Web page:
voltage
Vf
at
the
fault
point
is
chosen
as
reference,
which
is
customary.
11/11/13
23
Unsymmetrical
Faults
In
a
system
with
Y
transformers
the
open
circuits
encountered
in
the
zerosequence
network
requires
some
care
in
the
Zbus
building
algorithm.
Consider,
for
instance,
the
solidly
grounded
Y
transformer
connected
between
buses
m
and
n
as
shown
along
with
their
posiHve
and
zerosequence
circuits:
Z
m
n
m
m
Z
n
n
Reference
Reference
Y
transformer
with
leakage
impedance
Z
PosiKvesequence
circuit
Zerosequence
circuit
Unsymmetrical
Faults
It
is
straighlorward
using
the
circuit
representaHons
shown
to
generate
the
bus
impedance
matrices
Zbus
(0,1,2).
This
will
be
done
subsequently.
Suppose,
however,
that
we
wish
to
represent
removal
of
the
transformer
connecHons
from
bus
n
in
a
computer
algorithm
which
cannot
make
use
of
circuit
(schemaHc)
representaHons.
We
can
easily
undo
the
connecHons
to
bus
n
in
the
posiHve
and
negaHvesequence
networks
by
applying
the
building
algorithm
the
Zbus
(1,2)
matrices
in
the
usual
manner,
i.e.,
by
adding
the
negaHve
of
the
leakage
impedance
Z
between
buses
m
and
m
in
the
posiHve
and
negaHvesequence
networks.
(Next
slide)
11/11/13
25
Unsymmetrical
Faults
PosiKvesequence
circuit:

Z
Z
m
n
Reference
11/11/13
n
Reference
26
Unsymmetrical
Faults
This
strategy
does
not
apply
to
the
zerosequence
matrix
Zbus
(0)
if
it
has
been
formed
directly
from
the
schemaHc
representaHon
shown.
Adding

Z
between
buses
m
and
m
does
not
remove
the
zero
sequence
connecHon
from
bus
n.

Z
m
Reference
11/11/13
27
Unsymmetrical
Faults
To
permit
uniform
procedures
for
all
sequence
networks,
one
strategy
is
to
include
an
internal
node
p,
as
shown
below.
Note
that
the
leakage
impedance
is
now
subdivided
into
two
parts
between
node
p
and
the
other
nodes
as
shown.
ConnecHng
Z/2
between
buses
n
and
p
in
each
of
the
sequence
circuits
will
open
the
transformer
connecHons
to
bus
n.
Z
n
Reference
m
Reference
n
Reference
11/11/13
p Z/2
Z/2
p
Z/2
m
m
Z/2
Reference
Unsymmetrical
Faults
(c)
2013
H.
Zmuda
n
28
Unsymmetrical
Faults
ConnecHng
Z/2
between
buses
n
and
p
in
each
of
the
sequence
circuits
will
open
the
transformer
connecHons
to
bus
n.
Z/2
 Z/2
 Z/2
Z/2
Z/2
Reference
m
Reference
p
Z/2
Z/2
m
p
Reference
11/11/13
m
Reference
Unsymmetrical
Faults
(c)
2013
H.
Zmuda
p
Z/2
29
Unsymmetrical
Faults
The
faults
to
be
discussed
in
succeeding
secHons
may
involve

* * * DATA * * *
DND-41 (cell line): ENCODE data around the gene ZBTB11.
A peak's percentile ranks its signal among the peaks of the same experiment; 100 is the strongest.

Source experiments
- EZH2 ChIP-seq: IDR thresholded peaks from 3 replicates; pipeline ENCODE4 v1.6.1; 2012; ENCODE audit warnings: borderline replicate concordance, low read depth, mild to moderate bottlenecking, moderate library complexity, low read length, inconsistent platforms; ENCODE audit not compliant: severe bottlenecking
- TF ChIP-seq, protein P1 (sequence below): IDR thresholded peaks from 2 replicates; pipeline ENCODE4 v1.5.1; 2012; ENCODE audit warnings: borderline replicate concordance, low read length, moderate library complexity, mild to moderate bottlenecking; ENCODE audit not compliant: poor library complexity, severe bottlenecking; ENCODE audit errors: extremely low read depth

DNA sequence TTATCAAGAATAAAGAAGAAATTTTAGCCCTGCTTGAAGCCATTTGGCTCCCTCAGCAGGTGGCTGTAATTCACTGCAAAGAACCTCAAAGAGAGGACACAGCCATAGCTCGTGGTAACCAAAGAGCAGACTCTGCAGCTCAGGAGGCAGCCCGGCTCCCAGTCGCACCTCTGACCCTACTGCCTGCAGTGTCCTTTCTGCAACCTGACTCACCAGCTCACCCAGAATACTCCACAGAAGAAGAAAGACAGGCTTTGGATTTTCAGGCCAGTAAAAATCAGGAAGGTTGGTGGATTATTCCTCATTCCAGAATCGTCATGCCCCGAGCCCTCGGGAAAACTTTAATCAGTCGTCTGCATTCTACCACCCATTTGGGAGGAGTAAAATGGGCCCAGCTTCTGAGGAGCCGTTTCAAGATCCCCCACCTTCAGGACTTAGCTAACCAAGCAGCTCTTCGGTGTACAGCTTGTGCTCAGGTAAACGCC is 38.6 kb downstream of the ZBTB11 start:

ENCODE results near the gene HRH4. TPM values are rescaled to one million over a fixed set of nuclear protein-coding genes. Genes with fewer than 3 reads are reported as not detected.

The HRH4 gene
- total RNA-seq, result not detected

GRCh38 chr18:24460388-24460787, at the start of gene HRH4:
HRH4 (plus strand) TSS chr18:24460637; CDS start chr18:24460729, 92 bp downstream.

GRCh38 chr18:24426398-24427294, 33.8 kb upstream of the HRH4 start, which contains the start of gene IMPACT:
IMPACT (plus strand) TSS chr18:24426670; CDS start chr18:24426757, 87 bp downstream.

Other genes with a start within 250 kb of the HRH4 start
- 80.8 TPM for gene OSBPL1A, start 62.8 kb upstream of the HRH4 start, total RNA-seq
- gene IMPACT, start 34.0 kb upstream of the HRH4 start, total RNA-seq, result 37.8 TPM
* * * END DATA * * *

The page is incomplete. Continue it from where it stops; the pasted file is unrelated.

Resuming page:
impedance
Zf
between
lines
and
from
one
or
two
lines
to
ground.
When
Zf
=
0,
we
have
a
direct
short
circuit,
which
is
called
a
bolted
fault
.
Although
such
direct
short
circuits
result
in
the
highest
value
of
fault
current
and
are
therefore
the
most
conservaHve
values
to
use
when
determining
the
eects
of
anHcipated
faults,
the
fault
impedance
is
seldom
zero.
11/11/13
30
Unsymmetrical
Faults
Most
faults
are
the
result
of
insulator
ashovers,
where
the
impedance
between
the
line
and
ground
depends
on
the
resistance
of
the
arc,
of
the
tower
itself,
and
of
the
tower
fooHng
if
ground
wires
are
not
used.
TowerfooHng
resistances
form
the
major
part
of
the
resistance
between
line
and
ground
and
depend
on
the
soil
condiHons.
The
resistance
of
dry
earth
is
10
to
100
Hmes
the
resistance
of
swampy
ground.
11/11/13
31
Unsymmetrical
Faults
ConnecHons
of
the
hypotheHcal
stubs
for
faults
through
impedance
Zf
are
as
follows:
a
Zf
I
fa
b
Zf
I fb
c
Zf
I fc
ThreePhase
Fault
11/11/13
32
Unsymmetrical
Faults
ConnecHons
of
the
hypotheHcal
stubs
for
faults
through
impedance
Zf
are
as
follows:
a
Zf
I
fa
b
I fb
c
I fc
Single
LinetoGround
Fault
11/11/13
33
Unsymmetrical
Faults
ConnecHons
of
the
hypotheHcal
stubs
for
faults
through
impedance
Zf
are
as
follows:
a
I fa
b
Zf
I fb
c
I fc
LinetoLine
Fault
11/11/13
34
Unsymmetrical
Faults
ConnecHons
of
the
hypotheHcal
stubs
for
faults
through
impedance
Zf
are
as
follows:
a
I fa
b
Zf
I fb
c
I fc
Double
LinetoGround
Fault
11/11/13
35
Unsymmetrical
Faults
Other
types
of
faults:
a
Ia
b
Ib
c
Ic
OpenConductor
Faults
11/11/13
36
Unsymmetrical
Faults
Other
types
of
faults:
a
Ia
b
Ib
c
Ic
OpenConductor
Faults
11/11/13
37
Unsymmetrical
Faults
A
balanced
system
remains
symmetrical
aLer
the
occurrence
of
a
threephase
fault
having
the
same
impedance
between
each
line
and
a
common
point.
Only
posiHvesequence
currents
ow.
With
the
fault
impedance
Zf
equal
in
all
phases,
as
in
a
threephase
fault,
we
simply
add
impedance
Zf
to
the
usual
(posiHvesequence)
Thvenin
equivalent
circuit
of
the
system
at
the
fault
bus
k
and
calculate
the
fault
current
from
the
equaHon:
Vf
(1)
I fa = (1)
Z kk + Z f
For
each
of
the
other
types
of
faults,
formal
derivaHons
of
the
equaHons
for
the
symmetricalcomponent
currents
follow.
In
each
case
the
fault
point
P
is
designated
as
bus
k.
11/11/13
38
Example
Two
synchronous
machines
are
connected
through
threephase
transformers
to
the
transmission
line
as
shown.
1
T1
2
3
T2
4
Machine
1
Machine
2
The
raHngs
and
reactances
of
the
machines
and
transformers
are:
Machine
1
&
2:
100MVA,
20
kV,
Xd
=
X1
=
X2
=
20%
X0
=
4%,
Xn
=
5%
Transformers
T1
&
T2:
100
MVA,
20/345Y
kV,
X
=
8%
On
a
chosen
base
of
100
MVA,
345
kV
in
the
transmission
line
circuit
the
line
reactances
are
X1
=
X2
=
15%
and
X0
=
50%.
Determine
Zbus
for
the
sequence
networks.
11/11/13
39
Example
PosiHve
and
negaHvesequence
circuit:
1
2
3
4
(2)
(3)
(4)
(5)
j0.04
j0.04
j0.04
j0.04
j0.15
(1)
j0.20
j0.20
+
+
V
Vf
f
Reference